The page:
return null;

        Doctor source = (Doctor)context.SourceValue;

        return new HealthcareProfessional
        {
            FullName = string.Join(" ", new[] { source.Title, source.FirstName, source.LastName })
        };
    }
}

You instruct AutoMapper to use your converter by using the ConvertUsing method, passing the type of your converter, as shown below;

[Test]
public void Legacy_SourceMappedToDestination_DestinationNotNull()
{
    //Arrange
    Mapper.CreateMap<Doctor, HealthcareProfessional>()
            .ConvertUsing<HealthcareProfessionalTypeConverter>();

    Doctor source = new Doctor
    {
        Title = "Mr",
        FirstName = "Jon",
        LastName = "Preece",
    };

    Mapper.AssertConfigurationIsValid();

    //Act
    HealthcareProfessional result = Mapper.Map<HealthcareProfessional>(source);

    //Assert
    Assert.IsNotNull(result);
}

AutoMapper simply hands over the source object (Doctor) to you, and you return a new instance of the destination object (HealthcareProfessional), with the populated properties.  I like this approach because it means I can keep all my monkey mapping code in one single place.

Value Resolvers

Value resolves allow for correct mapping of value types.  The source object KitchenCutlery contains a precise breakdown of the number of knifes and forks in the kitchen, whereas the destination object Kitchen only cares about the sum total of both.  AutoMapper won’t be able to create a convention based mapping here for us, so we use a Value (type) Resolver;

public class KitchenResolver : ValueResolver<KitchenCutlery, int>
{
    protected override int ResolveCore(KitchenCutlery source)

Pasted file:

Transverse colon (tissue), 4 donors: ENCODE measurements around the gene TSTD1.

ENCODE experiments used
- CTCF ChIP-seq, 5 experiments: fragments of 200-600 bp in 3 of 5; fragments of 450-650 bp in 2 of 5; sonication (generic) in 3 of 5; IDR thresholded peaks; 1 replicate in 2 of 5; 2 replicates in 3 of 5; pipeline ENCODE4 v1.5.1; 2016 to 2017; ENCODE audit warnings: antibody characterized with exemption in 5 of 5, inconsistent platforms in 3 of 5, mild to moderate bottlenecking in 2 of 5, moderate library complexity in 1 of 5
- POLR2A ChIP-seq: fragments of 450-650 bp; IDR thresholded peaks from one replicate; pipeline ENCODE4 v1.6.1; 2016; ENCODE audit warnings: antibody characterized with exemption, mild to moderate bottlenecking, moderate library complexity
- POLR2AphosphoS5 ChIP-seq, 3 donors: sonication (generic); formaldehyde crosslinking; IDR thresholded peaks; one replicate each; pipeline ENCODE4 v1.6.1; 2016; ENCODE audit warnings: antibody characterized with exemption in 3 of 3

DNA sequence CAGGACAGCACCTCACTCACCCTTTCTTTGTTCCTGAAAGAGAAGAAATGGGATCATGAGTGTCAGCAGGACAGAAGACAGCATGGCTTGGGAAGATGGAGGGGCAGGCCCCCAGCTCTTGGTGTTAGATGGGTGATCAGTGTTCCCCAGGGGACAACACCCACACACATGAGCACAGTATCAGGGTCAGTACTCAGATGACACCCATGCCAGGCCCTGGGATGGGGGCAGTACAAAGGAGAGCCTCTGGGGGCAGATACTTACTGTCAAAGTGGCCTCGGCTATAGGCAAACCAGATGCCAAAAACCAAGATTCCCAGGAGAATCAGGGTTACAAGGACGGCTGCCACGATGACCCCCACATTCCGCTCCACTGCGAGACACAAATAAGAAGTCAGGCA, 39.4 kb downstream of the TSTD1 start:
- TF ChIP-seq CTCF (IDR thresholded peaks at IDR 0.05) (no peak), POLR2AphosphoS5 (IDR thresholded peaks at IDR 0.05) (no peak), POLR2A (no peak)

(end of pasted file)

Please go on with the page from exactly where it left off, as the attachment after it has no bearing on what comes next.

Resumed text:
{
        return source.Knifes + source.Forks;
    }
}

The value resolver, similar to the type converter, takes care of the mapping and returns a result, but notice that it is specific to the individual property, and not the full object.

The following code snippet shows how to use a Value Resolver;

[Test]
public void Kitchen_KnifesKitchen_ConfigurationIsValid()
{
    //Arrange

    Mapper.CreateMap<KitchenCutlery, Kitchen>()
            .ForMember(dest => dest.KnifesAndForks, opt => opt.ResolveUsing<KitchenResolver>());

    //Act

    //Assert
    Mapper.AssertConfigurationIsValid();
}

Null Substitution

Think default values.  In the event that you want to give a destination object a default value when the source value is null, you can use AutoMapper’s NullSubstitute feature.

Example usage of the NullSubstitute method, applied individually to each property;

[Test]
public void Doctor_TitleIsNull_DefaultTitleIsUsed()
{
    //Arrange
    Doctor source = new Doctor
    {
        FirstName = "Jon",
        LastName = "Preece"
    };

    Mapper.CreateMap<Doctor, Person>()
            .ForMember(dest => dest.Title, opt => opt.NullSubstitute("Dr"));

    //Act
    Person result = Mapper.Map<Person>(source);

    //Assert
    Assert.AreSame(result.Title, "Dr");
}

Summary

AutoMapper is a productivity tool designed to help you write less repetitive code mapping code.  You don’t have to rewrite your existing code or write code in a particular style to use AutoMapper, as AutoMapper is flexible enough to be configured to work with even the oldest legacy code.  Most developers aren’t using AutoMapper to its full potential, rarely straying away from Mapper.Map.  There are a multitude of useful tidbits, including; Projection, Configuration Validation, Custom Conversion, Value Resolvers and Null Substitution, which can help simplify complex logic when used correctly.

How to create your own ASP .NET MVC model binder